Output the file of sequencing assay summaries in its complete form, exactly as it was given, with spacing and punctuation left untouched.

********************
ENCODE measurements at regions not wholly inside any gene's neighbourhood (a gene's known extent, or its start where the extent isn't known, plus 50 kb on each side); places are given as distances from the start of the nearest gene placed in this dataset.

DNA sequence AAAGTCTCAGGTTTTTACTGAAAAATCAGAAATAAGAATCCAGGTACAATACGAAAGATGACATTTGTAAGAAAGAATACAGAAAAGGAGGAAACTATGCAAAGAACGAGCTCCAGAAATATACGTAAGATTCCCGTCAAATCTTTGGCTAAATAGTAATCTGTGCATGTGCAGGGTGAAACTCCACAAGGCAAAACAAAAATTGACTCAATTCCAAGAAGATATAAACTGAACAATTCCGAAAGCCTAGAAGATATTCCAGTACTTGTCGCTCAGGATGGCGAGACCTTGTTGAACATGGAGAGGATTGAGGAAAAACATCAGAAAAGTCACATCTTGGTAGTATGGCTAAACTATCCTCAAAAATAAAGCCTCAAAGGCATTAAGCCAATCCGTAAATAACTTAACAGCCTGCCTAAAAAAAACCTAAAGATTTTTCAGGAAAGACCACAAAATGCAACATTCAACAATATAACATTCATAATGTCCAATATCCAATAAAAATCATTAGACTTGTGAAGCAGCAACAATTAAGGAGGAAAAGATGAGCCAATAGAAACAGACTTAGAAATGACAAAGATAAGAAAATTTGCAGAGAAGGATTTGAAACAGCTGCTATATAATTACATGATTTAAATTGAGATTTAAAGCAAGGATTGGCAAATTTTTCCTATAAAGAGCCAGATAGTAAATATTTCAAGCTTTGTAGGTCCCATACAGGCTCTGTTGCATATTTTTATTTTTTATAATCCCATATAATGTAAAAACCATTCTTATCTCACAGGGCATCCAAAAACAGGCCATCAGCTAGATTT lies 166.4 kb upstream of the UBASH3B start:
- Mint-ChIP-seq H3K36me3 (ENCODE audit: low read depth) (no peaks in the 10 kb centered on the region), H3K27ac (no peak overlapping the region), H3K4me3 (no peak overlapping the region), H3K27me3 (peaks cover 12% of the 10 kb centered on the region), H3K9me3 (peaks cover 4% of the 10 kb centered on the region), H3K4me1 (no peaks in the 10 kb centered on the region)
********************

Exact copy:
ENCODE measurements at regions not wholly inside any gene's neighbourhood (a gene's known extent, or its start where the extent isn't known, plus 50 kb on each side); places are given as distances from the start of the nearest gene placed in this dataset.

DNA sequence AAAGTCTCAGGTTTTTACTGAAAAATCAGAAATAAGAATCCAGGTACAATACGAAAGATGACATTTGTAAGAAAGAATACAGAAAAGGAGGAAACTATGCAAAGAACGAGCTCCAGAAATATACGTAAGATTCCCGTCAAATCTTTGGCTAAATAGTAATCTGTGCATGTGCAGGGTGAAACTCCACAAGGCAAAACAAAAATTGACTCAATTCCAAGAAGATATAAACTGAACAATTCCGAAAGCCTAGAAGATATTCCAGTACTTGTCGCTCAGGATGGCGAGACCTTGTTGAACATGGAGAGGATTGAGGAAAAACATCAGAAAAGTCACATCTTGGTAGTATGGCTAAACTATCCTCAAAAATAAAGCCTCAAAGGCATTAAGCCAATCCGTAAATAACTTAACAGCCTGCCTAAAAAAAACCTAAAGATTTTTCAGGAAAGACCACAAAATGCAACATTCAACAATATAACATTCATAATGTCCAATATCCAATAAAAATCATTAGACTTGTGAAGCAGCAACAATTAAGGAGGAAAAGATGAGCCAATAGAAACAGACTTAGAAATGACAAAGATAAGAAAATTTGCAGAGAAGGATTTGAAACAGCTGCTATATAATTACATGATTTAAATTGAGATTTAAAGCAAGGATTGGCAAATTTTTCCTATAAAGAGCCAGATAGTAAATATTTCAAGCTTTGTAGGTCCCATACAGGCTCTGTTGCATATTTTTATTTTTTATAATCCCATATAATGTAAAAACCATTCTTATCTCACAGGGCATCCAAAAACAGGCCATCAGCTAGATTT lies 166.4 kb upstream of the UBASH3B start:
- Mint-ChIP-seq H3K36me3 (ENCODE audit: low read depth) (no peaks in the 10 kb centered on the region), H3K27ac (no peak overlapping the region), H3K4me3 (no peak overlapping the region), H3K27me3 (peaks cover 12% of the 10 kb centered on the region), H3K9me3 (peaks cover 4% of the 10 kb centered on the region), H3K4me1 (no peaks in the 10 kb centered on the region)